Green Capitalism and the ‘Peoples Summit’ at Rio+20
The United Nations Rio+20 Summit on Sustainable Development will take place in Rio de Janeiro from June 15 to 22, 2012. Over 135 heads of state and government may or may not show up, and up to 50,000 participants, including business executives and civil society representatives are expected to attend. Secretary-General Ban Ki-Moon calls it “one of the most important conferences in U.N. history”.
Moon may be right about that, but it will only be important if the groups with clear vision about the disastrous future the earth and her inhabitants are facing are able to make enough of a media splash to offset the expected yawn the Summit is expected to be. If, and only if, the world takes notice of The Peoples’ virtual consensus on the causes and heed their many warnings, solutions and suggestions, many of which require immediate action, some require institutional frameworks designed to longer term permanent mechanisms.
There is no shortage of online critiques of the dismal failure of the agreed-upon ‘goals’ that came out of the first Earth Summit twenty years ago. The UN Framework Convention on Climate Change, the Convention to Fight Desertification, and the Convention on Biological Diversity were all formed out of the conference, and both have tragically fallen prey to an environmental form of Disaster Capitalism promulgated by transnationals dictating national policy in far too many nations.
By all accounts, the pre-Summit working group meetings (most closed-door, apparently) have been so contentious that little is left on the agenda that concerns the environment. Even the outcomes from the first Summit were mainly about voluntary reductions in pollutants, no teeth at to enforce…anything.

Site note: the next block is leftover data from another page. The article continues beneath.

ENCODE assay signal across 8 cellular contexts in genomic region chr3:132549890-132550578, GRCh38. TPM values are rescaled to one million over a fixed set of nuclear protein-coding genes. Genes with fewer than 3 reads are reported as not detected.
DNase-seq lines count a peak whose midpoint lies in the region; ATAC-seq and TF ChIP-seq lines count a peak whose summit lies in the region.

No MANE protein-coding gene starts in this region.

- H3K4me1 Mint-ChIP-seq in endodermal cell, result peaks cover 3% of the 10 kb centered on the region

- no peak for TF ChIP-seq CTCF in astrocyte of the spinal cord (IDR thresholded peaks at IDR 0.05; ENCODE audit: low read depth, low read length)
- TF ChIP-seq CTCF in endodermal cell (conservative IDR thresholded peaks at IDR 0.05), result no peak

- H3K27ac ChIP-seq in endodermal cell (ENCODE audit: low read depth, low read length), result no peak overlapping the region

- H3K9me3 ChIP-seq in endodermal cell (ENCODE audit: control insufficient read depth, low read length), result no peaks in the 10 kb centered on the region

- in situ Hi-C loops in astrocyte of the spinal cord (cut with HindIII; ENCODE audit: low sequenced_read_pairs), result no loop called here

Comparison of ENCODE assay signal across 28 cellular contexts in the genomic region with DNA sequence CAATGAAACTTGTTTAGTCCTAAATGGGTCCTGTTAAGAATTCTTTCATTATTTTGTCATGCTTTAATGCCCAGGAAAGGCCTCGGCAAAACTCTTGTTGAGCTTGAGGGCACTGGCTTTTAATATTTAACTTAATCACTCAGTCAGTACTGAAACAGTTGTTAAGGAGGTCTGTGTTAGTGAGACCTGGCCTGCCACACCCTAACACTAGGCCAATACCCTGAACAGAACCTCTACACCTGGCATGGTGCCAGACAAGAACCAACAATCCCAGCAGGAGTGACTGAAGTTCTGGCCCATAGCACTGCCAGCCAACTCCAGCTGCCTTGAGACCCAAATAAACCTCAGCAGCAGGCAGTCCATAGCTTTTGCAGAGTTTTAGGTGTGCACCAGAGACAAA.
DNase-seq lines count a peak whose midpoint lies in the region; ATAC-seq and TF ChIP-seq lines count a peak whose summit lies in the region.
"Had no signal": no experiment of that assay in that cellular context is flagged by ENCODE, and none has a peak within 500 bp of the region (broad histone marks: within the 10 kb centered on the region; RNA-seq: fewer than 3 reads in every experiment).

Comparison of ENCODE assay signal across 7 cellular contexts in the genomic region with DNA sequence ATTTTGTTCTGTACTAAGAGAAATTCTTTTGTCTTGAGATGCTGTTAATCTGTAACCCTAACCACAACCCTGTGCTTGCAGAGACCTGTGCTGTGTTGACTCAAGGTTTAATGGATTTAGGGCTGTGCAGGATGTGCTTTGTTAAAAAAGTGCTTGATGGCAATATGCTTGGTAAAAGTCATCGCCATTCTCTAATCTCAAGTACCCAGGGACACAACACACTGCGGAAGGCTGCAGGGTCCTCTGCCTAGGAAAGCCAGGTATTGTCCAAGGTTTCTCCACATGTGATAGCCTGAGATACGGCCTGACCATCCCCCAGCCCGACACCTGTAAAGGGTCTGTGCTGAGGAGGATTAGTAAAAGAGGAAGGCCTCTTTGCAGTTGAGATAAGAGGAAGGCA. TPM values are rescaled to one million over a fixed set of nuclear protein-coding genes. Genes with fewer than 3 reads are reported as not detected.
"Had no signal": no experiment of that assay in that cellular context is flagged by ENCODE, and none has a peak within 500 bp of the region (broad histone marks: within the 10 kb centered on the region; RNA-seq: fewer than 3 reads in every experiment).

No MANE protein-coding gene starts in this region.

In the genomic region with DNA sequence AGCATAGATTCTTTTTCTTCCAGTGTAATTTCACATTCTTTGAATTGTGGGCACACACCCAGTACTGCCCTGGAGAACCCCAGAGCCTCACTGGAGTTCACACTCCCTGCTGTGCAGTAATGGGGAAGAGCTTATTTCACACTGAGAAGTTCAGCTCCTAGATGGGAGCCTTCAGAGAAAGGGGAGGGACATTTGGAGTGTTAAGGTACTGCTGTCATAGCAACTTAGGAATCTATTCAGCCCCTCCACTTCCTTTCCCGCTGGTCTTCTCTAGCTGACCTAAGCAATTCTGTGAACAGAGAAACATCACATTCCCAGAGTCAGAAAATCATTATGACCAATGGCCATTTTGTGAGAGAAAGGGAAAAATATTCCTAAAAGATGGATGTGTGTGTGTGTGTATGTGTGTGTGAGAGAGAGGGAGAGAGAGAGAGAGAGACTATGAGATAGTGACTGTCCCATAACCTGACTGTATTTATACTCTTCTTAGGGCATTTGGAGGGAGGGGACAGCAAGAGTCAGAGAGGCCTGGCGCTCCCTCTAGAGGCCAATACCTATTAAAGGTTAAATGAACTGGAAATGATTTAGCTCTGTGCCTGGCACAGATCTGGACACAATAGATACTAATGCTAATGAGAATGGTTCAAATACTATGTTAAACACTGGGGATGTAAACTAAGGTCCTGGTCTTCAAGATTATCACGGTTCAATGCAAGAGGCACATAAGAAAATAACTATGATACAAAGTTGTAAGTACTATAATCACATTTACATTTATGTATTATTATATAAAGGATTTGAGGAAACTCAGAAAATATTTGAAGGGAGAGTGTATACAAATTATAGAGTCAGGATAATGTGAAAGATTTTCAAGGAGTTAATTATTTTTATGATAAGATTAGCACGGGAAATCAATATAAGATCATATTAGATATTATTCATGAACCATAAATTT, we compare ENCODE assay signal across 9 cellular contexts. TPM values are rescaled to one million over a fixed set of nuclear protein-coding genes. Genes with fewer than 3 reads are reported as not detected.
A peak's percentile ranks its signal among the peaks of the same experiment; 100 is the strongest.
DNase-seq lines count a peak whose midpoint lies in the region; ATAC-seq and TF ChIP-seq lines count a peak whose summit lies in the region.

This piece by Phil England at the New Internationalists blogsite says that the agenda says the Draft Declaration is being called “The Zero Draft” by the conference itself, out of frustration that it embodies “Zero Ambition”, as in: a totally voluntary approach. (Fail.)
England points out several reports from NGOs that should be implemented in areas of planetary boundaries (environmental tipping points) to be recognized as international law; making Ecocide the Fifth International Crime Against Peace; giving nature equal rights under international law as Bolivia has done; creating an International Court for the Environment and an Ombudsman for Future Generations; and some mechanism to prevent the capture of the process by transnational profiteers.
The UN ‘Keeping Track’ environmental program gives ‘snapshots’ of the changes since 1992 are available; this one via CBC News covers the past twenty years; I might quibble some of the Good News, not to pile on to the Bad News presented.
In any event, the Summit agenda seems to amount to: “So long environment; saddle up the Sustainability Ponies and …let’s ride!”
Now the largest major of that ‘captured process’ is, of course, that the ‘sustainability’ trope has been coopted into the warm-feeling but empty ‘Green Sustainability’ and “Green Economics’ verbiage, which is at its core ‘Green Capitalism’.